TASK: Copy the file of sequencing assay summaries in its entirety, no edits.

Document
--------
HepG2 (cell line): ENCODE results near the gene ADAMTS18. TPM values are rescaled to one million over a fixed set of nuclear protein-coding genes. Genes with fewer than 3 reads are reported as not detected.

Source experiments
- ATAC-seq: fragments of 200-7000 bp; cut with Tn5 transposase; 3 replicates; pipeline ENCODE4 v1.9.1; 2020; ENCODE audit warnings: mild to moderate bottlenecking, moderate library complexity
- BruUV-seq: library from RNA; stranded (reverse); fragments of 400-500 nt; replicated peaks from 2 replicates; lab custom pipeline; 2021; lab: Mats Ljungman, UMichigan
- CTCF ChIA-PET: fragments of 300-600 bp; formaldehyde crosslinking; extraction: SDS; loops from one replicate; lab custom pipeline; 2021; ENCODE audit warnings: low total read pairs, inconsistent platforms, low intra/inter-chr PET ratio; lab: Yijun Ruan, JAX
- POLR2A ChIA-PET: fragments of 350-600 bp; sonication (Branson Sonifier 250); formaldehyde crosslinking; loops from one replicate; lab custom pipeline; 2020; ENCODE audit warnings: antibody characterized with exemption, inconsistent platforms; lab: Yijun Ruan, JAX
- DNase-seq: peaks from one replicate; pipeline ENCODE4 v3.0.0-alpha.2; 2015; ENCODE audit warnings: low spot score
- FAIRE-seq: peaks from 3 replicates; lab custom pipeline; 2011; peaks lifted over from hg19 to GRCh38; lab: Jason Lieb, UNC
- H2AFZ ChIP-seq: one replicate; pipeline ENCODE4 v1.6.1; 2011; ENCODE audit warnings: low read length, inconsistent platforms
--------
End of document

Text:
HepG2 (cell line): ENCODE results near the gene ADAMTS18. TPM values are rescaled to one million over a fixed set of nuclear protein-coding genes. Genes with fewer than 3 reads are reported as not detected.

Source experiments
- ATAC-seq: fragments of 200-7000 bp; cut with Tn5 transposase; 3 replicates; pipeline ENCODE4 v1.9.1; 2020; ENCODE audit warnings: mild to moderate bottlenecking, moderate library complexity
- BruUV-seq: library from RNA; stranded (reverse); fragments of 400-500 nt; replicated peaks from 2 replicates; lab custom pipeline; 2021; lab: Mats Ljungman, UMichigan
- CTCF ChIA-PET: fragments of 300-600 bp; formaldehyde crosslinking; extraction: SDS; loops from one replicate; lab custom pipeline; 2021; ENCODE audit warnings: low total read pairs, inconsistent platforms, low intra/inter-chr PET ratio; lab: Yijun Ruan, JAX
- POLR2A ChIA-PET: fragments of 350-600 bp; sonication (Branson Sonifier 250); formaldehyde crosslinking; loops from one replicate; lab custom pipeline; 2020; ENCODE audit warnings: antibody characterized with exemption, inconsistent platforms; lab: Yijun Ruan, JAX
- DNase-seq: peaks from one replicate; pipeline ENCODE4 v3.0.0-alpha.2; 2015; ENCODE audit warnings: low spot score
- FAIRE-seq: peaks from 3 replicates; lab custom pipeline; 2011; peaks lifted over from hg19 to GRCh38; lab: Jason Lieb, UNC
- H2AFZ ChIP-seq: one replicate; pipeline ENCODE4 v1.6.1; 2011; ENCODE audit warnings: low read length, inconsistent platforms